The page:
Every Thursday, we gather for firesides, where Kernel Stewards facilitate a discussion based on the week’s learning module. These discussions are usually seeded by guest speakers and then opened up to the whole group, complete with a live chat going the whole time. Firesides conclude with small group breakout sessions so quieter, more specific discussions can form. Past fireside guests have included Toby Shorin (Other Internet), Kevin Owocki and Scott Moore (Gitcoin), Xochitl Cazador and Sep Kamvar (Celo), Brewster Kahle and Mai Ishikawa Sutton (Internet Archive), Sam Wiliams (Arweave), Kei Kreutler (Gnosis), Yancey Strickler (Kickstarter, Metalabel), Vitalik Buterin (Ethereum), and Britt Harris (Titans, the inspiration for Kernel).


    Horizontal dialogue between peers

    More important than office hours and firesides are the conversations suggested and convened by Kernel Fellows. These active learning sessions are facilitated/crowdsourced/open-sourced via Kernel’s homegrown ‘Convo’ app. These sessions are the heartbeat of the block and often lead us beyond the block into the ongoing Kernel — more on that in the next section.

    What is Kernel? An ongoing environment.

    Local and global gatherings

    Kernel Convos are online and IRL events that happen anytime, regardless of whether a Block is active. Convos are modeled on Benjamin Franklin’s weekly mutual improvement club, the Junto, whose meetings consisted of discussions based on a series of questions. Any Kernel Fellow can organize a Convo for any topic through Kernel’s Convo App, as long as it brings Fellows together for a common goal. Some popular Convos have included jams on funding, “Body Mind,” “Solidity Sundays,” a Merge watch party, “Death Junto,” Smart Contract Auditing, a full moon ceremony, Work in Progress Wednesdays, and poetry exchanges.

    Many of Kernel’s IRL Convos take the form of a meal. A Kernel lunch or dinner is usually organized at every major crypto conference. An unofficial Kernel principle is, “There’s nothing like the magic of a good meal with good friends.” Because of the power of a shared meal to slow people down and help them enjoy each other, Kernel sponsors food at IRL Convos that have a minimum attendance of three Fellows, no questions asked. Eating isn’t the only Convo activity Kernel will sponsor, however. Shared learning experiences like art or yoga classes are supported too.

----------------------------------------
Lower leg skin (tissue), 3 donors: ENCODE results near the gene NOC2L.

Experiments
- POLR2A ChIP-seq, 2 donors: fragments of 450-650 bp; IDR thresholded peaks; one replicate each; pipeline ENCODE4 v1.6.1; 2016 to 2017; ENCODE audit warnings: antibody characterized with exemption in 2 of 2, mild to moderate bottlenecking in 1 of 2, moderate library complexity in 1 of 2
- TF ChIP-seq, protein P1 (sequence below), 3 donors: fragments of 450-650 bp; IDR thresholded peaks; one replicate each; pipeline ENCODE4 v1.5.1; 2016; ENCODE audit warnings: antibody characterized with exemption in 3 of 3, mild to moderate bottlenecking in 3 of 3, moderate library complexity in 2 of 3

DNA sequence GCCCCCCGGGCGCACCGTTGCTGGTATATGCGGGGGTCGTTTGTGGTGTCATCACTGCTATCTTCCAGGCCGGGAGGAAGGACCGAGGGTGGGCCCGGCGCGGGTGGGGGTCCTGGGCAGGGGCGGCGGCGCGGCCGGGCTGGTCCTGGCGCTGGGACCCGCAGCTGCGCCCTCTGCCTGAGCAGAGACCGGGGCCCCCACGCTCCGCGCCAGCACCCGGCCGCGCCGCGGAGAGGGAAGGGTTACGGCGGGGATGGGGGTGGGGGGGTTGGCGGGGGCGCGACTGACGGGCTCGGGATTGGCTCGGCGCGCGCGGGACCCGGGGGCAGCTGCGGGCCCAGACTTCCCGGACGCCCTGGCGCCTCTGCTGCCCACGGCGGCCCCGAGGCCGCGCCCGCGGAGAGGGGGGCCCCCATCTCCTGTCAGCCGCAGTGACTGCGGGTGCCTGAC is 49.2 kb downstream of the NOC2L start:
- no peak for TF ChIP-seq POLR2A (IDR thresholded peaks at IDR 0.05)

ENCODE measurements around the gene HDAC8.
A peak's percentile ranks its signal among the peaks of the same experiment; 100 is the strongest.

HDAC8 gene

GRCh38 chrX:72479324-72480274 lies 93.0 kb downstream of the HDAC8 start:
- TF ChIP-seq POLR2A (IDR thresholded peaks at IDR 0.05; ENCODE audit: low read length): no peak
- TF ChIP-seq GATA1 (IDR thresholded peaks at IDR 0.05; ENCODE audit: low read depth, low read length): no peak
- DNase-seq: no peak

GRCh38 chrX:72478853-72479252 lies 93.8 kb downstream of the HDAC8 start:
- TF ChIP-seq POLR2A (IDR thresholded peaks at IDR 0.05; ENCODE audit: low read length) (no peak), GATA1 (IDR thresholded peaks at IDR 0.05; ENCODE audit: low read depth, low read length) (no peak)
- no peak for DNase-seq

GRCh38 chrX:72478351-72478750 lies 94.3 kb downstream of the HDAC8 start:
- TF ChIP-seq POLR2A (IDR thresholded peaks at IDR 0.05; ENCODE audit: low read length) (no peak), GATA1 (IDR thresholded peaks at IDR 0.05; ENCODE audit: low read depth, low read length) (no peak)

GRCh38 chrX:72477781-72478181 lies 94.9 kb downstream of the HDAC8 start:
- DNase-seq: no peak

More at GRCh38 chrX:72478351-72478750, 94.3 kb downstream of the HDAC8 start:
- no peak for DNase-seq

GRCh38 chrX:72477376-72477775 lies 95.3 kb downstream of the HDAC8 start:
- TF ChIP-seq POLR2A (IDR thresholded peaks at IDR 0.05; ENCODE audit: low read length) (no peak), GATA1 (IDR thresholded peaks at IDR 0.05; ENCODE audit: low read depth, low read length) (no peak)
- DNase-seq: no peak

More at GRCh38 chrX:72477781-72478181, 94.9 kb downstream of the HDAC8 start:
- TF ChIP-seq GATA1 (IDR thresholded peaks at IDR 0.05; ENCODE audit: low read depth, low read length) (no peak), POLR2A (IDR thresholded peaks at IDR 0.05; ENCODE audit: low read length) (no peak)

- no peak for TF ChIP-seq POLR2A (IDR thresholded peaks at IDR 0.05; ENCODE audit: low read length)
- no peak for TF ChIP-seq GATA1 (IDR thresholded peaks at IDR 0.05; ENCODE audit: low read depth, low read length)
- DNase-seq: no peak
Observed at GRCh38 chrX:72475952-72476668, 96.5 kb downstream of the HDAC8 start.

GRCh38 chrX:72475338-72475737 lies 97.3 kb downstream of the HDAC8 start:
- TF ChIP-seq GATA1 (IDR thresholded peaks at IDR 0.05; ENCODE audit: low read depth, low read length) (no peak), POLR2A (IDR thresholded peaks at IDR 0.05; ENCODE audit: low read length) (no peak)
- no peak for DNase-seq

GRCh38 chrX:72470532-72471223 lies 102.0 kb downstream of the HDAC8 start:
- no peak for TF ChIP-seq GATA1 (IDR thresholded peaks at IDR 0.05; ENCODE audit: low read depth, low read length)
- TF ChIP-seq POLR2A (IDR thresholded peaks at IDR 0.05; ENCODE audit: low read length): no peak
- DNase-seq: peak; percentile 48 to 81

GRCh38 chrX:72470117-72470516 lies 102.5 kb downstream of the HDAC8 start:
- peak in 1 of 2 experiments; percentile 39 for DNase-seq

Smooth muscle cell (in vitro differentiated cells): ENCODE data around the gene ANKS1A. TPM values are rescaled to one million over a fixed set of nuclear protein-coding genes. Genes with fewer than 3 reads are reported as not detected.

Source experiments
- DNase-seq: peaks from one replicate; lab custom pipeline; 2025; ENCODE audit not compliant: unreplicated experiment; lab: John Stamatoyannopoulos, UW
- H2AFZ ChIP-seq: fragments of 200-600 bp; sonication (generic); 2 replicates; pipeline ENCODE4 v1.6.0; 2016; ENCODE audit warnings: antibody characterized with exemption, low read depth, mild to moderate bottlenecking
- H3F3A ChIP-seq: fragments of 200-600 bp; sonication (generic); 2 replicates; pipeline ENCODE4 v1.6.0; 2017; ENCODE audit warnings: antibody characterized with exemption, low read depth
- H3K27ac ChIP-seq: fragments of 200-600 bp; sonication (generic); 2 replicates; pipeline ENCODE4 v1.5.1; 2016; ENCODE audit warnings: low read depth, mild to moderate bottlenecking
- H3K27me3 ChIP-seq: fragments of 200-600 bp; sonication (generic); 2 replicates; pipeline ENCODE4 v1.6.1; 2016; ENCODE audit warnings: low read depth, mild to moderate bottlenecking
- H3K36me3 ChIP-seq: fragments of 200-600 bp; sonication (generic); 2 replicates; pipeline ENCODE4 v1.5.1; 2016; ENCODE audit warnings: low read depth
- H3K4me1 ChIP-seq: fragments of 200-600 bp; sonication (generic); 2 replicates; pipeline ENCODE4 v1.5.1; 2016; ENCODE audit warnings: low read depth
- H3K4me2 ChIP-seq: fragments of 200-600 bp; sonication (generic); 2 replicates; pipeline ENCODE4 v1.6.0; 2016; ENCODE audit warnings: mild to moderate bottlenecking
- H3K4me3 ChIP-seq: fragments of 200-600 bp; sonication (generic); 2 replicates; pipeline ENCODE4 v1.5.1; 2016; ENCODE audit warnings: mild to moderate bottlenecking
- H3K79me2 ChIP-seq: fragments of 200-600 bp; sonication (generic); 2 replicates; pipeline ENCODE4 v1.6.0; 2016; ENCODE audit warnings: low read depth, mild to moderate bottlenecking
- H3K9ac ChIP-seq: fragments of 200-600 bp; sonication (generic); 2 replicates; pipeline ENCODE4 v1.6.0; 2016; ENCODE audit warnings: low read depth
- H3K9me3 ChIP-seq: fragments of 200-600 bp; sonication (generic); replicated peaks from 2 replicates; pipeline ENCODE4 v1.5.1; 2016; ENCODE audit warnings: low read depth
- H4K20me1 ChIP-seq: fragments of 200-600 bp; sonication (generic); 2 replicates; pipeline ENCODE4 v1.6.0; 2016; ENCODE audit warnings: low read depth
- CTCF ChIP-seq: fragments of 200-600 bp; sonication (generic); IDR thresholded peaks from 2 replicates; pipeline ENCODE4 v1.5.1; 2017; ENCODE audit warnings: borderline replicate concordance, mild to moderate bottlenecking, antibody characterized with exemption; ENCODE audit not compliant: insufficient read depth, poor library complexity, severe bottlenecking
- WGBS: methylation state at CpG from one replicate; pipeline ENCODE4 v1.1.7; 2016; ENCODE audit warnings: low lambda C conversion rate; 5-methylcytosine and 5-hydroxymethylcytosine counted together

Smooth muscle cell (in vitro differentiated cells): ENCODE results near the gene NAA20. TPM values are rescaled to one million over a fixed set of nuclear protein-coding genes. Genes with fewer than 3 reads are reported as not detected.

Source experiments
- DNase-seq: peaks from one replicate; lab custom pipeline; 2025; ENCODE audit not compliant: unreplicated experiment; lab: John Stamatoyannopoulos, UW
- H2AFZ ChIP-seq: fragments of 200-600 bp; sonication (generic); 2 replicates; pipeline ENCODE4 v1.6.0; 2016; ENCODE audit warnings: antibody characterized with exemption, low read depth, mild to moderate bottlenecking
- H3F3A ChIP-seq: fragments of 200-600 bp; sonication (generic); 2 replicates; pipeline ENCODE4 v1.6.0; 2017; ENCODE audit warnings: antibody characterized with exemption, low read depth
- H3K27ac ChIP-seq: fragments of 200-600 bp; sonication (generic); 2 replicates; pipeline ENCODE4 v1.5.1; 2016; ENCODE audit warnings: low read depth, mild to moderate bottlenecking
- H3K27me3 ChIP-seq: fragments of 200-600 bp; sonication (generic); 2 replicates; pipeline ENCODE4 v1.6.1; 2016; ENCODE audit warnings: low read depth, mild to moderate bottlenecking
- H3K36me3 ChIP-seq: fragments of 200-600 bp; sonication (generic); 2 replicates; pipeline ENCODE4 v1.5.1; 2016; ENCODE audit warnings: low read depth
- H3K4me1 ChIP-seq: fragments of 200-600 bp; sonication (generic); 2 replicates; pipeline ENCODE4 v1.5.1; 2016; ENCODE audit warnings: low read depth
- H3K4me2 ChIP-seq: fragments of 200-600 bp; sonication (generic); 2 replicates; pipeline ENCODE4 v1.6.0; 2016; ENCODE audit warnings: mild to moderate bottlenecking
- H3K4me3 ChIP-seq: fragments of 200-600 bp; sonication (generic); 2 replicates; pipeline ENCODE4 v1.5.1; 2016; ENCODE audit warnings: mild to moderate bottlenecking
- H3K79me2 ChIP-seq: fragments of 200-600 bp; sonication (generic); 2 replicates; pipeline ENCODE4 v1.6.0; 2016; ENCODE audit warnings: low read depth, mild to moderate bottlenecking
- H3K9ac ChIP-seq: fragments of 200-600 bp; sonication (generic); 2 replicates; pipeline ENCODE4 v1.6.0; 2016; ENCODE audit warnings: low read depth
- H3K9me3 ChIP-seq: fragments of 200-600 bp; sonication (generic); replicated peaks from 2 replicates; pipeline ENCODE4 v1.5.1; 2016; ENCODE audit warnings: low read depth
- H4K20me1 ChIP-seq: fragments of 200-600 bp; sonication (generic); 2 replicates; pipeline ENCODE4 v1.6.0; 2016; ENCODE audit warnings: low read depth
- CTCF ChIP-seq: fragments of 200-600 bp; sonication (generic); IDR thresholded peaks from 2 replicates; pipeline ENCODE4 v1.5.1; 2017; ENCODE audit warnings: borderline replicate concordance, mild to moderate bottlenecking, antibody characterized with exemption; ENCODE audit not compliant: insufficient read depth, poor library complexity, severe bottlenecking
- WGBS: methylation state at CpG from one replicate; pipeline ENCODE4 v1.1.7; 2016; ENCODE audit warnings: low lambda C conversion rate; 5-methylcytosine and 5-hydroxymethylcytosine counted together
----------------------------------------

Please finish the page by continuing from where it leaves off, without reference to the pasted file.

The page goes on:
Perpetual blocks

    Kernel doesn’t end when blocks do: all Fellows are encouraged to participate in future blocks when it feels right for them, which affords the opportunity to experience the familiar in a new frame. To sign up for new blocks, all current Fellows have to do is let a Steward know. Beyond block participation, we rely on existing Fellows to recruit, review, and peer-mentor new ones. This act of giving tends to be just as — if not more — educational and fulfilling than receiving. It also ensures that future blocks are shaped by previous ones in a more and more decentralized manner. Blocks are a special time, so we don’t expect Fellows to want or need them constantly. But they’ll always exist for Fellows to come back to after venturing out in the world and finding themselves seeking simple conversation with old friends.


    Community tooling

    Last but not least of Kernel’s evergreen programming is the information and communication channels we make available to our Fellows. The messaging platform we use is Slack, where Fellows are free to message each other and form new channels. Existing Slack channels new Fellows will find include ones for geographic localities and various interests like regeneration, indigenous protocols, artificial intelligence, gratitude, open data, DeSci, collective intelligence, art, design, writing, saying gm (yes, we still say gm every morning), and gratitude. We also maintain a database of Fellow profiles and their offers to the community. Though our Stewards and Fellows are active in helping Fellows find each other and the help they need, bios and offers spark and satisfy new curiosities. Even more tooling for Kernelers is always in the works. Next up on the current roadmap are an improved All Fellows Directory and a job board to support job seekers.